And then there were these times—this is the piece I never forgot—she said that there were moments where she would almost miss it, right? So, she’s running to the house and she’s looking for the paper and the poem passes through her, and she grabs a pencil just as it’s going through her, and then she said, it was like she would reach out with her other hand it and she would pull it backwards into her body as she was transcribing on the page. And in these instances, the poem would come up on the page perfect and intact but backwards, from the last word to the first.”
I love this story. It’s like capturing a dream. You have to write it down the second you wake or you risk it floating off to Never Happened Land.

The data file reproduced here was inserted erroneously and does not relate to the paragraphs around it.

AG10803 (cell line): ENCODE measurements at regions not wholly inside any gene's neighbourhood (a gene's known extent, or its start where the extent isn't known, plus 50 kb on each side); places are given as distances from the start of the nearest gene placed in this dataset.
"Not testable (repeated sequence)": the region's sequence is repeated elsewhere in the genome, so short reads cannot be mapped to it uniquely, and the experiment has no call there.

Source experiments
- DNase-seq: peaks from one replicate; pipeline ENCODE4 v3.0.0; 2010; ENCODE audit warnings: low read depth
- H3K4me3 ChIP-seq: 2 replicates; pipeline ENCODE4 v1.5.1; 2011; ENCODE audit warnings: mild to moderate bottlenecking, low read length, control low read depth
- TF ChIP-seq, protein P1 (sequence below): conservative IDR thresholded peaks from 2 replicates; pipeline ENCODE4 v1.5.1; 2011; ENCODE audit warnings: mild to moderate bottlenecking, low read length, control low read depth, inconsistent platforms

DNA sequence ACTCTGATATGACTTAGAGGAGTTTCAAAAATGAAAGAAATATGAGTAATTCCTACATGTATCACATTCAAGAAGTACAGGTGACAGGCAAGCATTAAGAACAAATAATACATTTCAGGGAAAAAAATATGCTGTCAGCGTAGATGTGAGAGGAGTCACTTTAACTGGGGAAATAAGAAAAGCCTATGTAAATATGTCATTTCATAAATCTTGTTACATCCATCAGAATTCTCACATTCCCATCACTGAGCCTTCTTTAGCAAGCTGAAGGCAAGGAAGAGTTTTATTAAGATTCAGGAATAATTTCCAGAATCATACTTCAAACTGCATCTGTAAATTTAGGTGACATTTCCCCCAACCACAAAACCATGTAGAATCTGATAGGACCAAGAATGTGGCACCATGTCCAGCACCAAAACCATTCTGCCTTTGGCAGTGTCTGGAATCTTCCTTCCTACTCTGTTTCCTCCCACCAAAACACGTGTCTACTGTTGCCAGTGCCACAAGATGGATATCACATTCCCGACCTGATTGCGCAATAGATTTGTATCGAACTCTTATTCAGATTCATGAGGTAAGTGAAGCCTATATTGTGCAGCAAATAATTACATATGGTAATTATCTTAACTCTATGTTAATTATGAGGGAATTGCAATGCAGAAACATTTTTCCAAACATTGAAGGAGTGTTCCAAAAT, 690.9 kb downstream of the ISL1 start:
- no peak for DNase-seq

What powers an engine like Stone’s or Buffett’s or Wilson’s?
I think it’s curiosity.
Have you watched the new National Geographic series, Genius? In the first episode, a young Albert Einstein is driven by a need to know. Curiosity is at the helm, pushing him for answers.
Why Does Any of this Matter to You?
Within the first few minutes of the Beach Boys documentary, David Marks said, “People think ah, I can do that, but they can’t. It’s only something Brian could do.”
Wilson, Buffet, Williams, and Stone had/have a gift for connecting the dots. Their ability to bring together all the information coming their way—whether in dreams, Muse-driven trains, or cocktails parties—is extraordinary.
Do I think we can all do what they do/did? No.
Do I think we can tap into what I’m guessing to be qualities existing within their creative process? Yes.
We talk about hard work on this blog all the time.